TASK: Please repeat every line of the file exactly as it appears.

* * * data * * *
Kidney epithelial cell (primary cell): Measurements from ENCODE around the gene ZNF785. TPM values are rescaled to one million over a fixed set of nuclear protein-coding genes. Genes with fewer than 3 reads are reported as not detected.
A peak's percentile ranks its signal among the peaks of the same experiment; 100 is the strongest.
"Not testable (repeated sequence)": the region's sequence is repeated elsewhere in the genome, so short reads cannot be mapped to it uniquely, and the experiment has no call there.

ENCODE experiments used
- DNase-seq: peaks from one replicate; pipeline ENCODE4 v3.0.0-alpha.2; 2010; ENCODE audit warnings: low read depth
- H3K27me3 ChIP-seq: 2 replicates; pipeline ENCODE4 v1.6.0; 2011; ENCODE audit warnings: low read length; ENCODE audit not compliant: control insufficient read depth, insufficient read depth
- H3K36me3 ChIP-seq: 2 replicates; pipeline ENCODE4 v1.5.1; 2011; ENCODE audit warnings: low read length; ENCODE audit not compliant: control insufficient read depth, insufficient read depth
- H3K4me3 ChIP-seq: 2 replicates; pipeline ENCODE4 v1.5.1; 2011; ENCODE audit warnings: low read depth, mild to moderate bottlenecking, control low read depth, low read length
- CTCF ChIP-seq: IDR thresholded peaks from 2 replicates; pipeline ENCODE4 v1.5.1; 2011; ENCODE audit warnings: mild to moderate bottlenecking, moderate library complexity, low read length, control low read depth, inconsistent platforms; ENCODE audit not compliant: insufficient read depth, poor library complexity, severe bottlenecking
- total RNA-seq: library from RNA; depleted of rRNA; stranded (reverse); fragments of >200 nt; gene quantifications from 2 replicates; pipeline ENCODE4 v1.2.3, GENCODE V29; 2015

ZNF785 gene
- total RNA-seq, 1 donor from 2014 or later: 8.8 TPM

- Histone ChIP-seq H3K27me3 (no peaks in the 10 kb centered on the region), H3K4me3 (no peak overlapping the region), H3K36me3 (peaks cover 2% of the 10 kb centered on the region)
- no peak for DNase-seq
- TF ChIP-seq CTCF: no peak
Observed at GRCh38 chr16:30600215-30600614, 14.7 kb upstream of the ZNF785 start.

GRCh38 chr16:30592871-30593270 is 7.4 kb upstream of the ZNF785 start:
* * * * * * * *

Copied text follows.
Kidney epithelial cell (primary cell): Measurements from ENCODE around the gene ZNF785. TPM values are rescaled to one million over a fixed set of nuclear protein-coding genes. Genes with fewer than 3 reads are reported as not detected.
A peak's percentile ranks its signal among the peaks of the same experiment; 100 is the strongest.
"Not testable (repeated sequence)": the region's sequence is repeated elsewhere in the genome, so short reads cannot be mapped to it uniquely, and the experiment has no call there.

ENCODE experiments used
- DNase-seq: peaks from one replicate; pipeline ENCODE4 v3.0.0-alpha.2; 2010; ENCODE audit warnings: low read depth
- H3K27me3 ChIP-seq: 2 replicates; pipeline ENCODE4 v1.6.0; 2011; ENCODE audit warnings: low read length; ENCODE audit not compliant: control insufficient read depth, insufficient read depth
- H3K36me3 ChIP-seq: 2 replicates; pipeline ENCODE4 v1.5.1; 2011; ENCODE audit warnings: low read length; ENCODE audit not compliant: control insufficient read depth, insufficient read depth
- H3K4me3 ChIP-seq: 2 replicates; pipeline ENCODE4 v1.5.1; 2011; ENCODE audit warnings: low read depth, mild to moderate bottlenecking, control low read depth, low read length
- CTCF ChIP-seq: IDR thresholded peaks from 2 replicates; pipeline ENCODE4 v1.5.1; 2011; ENCODE audit warnings: mild to moderate bottlenecking, moderate library complexity, low read length, control low read depth, inconsistent platforms; ENCODE audit not compliant: insufficient read depth, poor library complexity, severe bottlenecking
- total RNA-seq: library from RNA; depleted of rRNA; stranded (reverse); fragments of >200 nt; gene quantifications from 2 replicates; pipeline ENCODE4 v1.2.3, GENCODE V29; 2015

ZNF785 gene
- total RNA-seq, 1 donor from 2014 or later: 8.8 TPM

- Histone ChIP-seq H3K27me3 (no peaks in the 10 kb centered on the region), H3K4me3 (no peak overlapping the region), H3K36me3 (peaks cover 2% of the 10 kb centered on the region)
- no peak for DNase-seq
- TF ChIP-seq CTCF: no peak
Observed at GRCh38 chr16:30600215-30600614, 14.7 kb upstream of the ZNF785 start.

GRCh38 chr16:30592871-30593270 is 7.4 kb upstream of the ZNF785 start: